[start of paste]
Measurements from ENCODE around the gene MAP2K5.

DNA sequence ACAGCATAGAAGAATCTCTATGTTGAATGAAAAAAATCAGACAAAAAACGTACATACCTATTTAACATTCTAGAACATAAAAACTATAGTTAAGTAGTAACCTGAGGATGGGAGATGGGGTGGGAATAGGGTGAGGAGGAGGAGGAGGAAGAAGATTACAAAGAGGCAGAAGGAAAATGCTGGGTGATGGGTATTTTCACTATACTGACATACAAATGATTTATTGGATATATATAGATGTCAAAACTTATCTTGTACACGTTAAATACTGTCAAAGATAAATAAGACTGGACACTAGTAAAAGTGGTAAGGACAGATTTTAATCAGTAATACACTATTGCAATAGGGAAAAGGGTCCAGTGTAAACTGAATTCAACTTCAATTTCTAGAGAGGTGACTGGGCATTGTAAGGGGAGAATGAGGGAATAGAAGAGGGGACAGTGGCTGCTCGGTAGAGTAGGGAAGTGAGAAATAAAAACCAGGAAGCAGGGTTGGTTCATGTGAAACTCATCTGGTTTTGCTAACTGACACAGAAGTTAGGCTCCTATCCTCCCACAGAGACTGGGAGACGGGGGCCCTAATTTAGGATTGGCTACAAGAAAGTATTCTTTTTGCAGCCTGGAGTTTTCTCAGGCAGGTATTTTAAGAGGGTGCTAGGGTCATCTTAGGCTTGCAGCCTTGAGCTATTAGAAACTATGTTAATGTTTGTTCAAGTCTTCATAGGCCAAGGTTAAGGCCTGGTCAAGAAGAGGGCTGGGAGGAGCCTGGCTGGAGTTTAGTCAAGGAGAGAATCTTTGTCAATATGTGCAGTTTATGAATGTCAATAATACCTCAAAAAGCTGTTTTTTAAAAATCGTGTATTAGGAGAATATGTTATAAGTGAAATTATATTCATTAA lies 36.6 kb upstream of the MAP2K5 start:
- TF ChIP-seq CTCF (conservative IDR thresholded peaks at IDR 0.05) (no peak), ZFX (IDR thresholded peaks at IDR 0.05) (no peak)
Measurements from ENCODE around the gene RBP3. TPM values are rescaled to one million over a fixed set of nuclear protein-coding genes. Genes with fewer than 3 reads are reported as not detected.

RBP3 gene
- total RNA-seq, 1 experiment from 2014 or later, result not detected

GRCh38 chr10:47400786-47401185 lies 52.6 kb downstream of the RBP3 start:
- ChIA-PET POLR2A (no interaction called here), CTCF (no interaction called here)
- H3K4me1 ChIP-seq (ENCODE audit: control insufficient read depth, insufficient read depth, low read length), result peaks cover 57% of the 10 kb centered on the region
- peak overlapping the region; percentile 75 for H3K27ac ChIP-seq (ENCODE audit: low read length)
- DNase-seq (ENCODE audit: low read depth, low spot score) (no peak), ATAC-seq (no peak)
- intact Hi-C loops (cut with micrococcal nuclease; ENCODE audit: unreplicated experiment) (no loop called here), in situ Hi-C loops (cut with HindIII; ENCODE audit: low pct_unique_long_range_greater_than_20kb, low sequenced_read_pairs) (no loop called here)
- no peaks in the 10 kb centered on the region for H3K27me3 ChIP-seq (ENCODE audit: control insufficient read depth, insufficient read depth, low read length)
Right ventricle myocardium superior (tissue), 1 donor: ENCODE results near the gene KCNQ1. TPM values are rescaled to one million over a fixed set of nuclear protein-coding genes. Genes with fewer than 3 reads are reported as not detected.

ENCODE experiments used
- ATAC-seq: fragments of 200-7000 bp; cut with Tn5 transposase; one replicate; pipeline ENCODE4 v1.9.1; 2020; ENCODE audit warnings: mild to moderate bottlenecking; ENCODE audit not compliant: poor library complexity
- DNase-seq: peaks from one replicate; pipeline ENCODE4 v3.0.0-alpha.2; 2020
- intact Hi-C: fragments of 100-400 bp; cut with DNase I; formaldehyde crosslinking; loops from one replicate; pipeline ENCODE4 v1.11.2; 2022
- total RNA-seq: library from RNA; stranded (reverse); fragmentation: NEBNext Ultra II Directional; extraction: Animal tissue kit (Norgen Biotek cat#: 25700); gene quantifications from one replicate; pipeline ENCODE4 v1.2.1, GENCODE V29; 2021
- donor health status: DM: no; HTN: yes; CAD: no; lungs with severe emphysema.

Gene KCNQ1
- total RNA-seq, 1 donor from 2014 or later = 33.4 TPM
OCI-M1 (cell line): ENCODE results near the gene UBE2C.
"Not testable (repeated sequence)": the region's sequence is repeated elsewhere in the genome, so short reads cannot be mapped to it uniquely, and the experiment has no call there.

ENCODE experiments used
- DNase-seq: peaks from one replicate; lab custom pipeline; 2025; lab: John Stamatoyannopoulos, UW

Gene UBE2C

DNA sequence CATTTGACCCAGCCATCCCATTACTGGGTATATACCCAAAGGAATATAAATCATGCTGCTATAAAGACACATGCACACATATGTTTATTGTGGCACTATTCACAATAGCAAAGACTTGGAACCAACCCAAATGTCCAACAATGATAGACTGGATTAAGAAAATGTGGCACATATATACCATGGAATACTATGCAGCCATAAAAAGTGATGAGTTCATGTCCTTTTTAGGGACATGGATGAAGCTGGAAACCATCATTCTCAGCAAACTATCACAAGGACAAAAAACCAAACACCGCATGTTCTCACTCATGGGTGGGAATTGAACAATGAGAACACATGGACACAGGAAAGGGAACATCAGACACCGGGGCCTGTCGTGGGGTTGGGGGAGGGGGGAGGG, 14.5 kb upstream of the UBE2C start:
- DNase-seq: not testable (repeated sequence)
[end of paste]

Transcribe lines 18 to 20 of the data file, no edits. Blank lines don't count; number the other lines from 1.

- intact Hi-C: fragments of 100-400 bp; cut with DNase I; formaldehyde crosslinking; loops from one replicate; pipeline ENCODE4 v1.11.2; 2022
- total RNA-seq: library from RNA; stranded (reverse); fragmentation: NEBNext Ultra II Directional; extraction: Animal tissue kit (Norgen Biotek cat#: 25700); gene quantifications from one replicate; pipeline ENCODE4 v1.2.1, GENCODE V29; 2021
- donor health status: DM: no; HTN: yes; CAD: no; lungs with severe emphysema.